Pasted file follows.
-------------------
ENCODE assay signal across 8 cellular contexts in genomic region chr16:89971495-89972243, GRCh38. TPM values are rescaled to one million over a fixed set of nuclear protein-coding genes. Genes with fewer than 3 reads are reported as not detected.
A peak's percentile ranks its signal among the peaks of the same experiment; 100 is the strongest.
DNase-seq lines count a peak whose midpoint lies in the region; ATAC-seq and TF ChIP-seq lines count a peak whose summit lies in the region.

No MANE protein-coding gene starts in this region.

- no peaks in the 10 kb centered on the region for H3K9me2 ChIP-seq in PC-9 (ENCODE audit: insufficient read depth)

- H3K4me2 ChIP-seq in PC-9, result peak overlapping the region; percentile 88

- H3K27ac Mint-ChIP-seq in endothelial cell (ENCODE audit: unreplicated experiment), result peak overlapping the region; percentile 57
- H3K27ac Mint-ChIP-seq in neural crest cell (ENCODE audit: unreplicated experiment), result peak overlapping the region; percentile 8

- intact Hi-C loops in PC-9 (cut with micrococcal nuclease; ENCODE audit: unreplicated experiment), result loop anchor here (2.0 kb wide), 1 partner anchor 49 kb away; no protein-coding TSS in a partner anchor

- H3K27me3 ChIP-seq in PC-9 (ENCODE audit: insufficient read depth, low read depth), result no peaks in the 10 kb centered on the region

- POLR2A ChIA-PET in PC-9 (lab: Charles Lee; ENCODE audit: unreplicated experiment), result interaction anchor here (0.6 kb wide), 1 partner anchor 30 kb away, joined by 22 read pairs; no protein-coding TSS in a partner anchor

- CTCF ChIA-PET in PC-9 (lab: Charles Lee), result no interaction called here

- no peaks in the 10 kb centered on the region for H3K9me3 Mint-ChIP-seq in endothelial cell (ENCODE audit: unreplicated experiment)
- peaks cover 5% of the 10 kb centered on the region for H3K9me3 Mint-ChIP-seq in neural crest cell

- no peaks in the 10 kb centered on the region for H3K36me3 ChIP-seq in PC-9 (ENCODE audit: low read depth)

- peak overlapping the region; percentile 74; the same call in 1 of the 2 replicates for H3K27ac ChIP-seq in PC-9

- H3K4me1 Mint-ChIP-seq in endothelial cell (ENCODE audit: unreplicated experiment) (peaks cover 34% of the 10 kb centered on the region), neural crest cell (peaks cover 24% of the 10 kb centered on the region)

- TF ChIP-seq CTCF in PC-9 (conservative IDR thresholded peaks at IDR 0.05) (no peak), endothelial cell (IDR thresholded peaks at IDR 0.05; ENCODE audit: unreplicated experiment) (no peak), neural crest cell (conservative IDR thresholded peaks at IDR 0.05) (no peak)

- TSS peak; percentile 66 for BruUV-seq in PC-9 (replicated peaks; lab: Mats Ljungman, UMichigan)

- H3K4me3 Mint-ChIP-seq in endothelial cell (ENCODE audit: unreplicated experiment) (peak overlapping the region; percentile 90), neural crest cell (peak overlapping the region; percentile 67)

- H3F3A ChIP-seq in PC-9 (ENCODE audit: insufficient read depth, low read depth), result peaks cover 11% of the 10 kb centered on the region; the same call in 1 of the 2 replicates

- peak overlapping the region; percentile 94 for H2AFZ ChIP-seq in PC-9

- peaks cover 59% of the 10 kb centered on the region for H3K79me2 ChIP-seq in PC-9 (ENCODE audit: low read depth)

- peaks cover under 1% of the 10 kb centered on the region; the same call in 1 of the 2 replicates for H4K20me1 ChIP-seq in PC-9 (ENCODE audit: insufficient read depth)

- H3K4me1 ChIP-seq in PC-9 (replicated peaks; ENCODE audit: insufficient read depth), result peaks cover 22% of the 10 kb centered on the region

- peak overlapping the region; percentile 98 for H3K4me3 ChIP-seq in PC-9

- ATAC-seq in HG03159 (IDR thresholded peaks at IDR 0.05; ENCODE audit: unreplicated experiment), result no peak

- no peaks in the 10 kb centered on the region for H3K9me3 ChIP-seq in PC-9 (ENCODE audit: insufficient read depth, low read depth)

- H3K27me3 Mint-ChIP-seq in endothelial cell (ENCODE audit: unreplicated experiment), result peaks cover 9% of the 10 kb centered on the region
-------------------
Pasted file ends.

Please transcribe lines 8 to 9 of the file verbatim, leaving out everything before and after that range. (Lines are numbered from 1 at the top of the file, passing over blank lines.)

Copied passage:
- H3K27ac Mint-ChIP-seq in neural crest cell (ENCODE audit: unreplicated experiment), result peak overlapping the region; percentile 8

- intact Hi-C loops in PC-9 (cut with micrococcal nuclease; ENCODE audit: unreplicated experiment), result loop anchor here (2.0 kb wide), 1 partner anchor 49 kb away; no protein-coding TSS in a partner anchor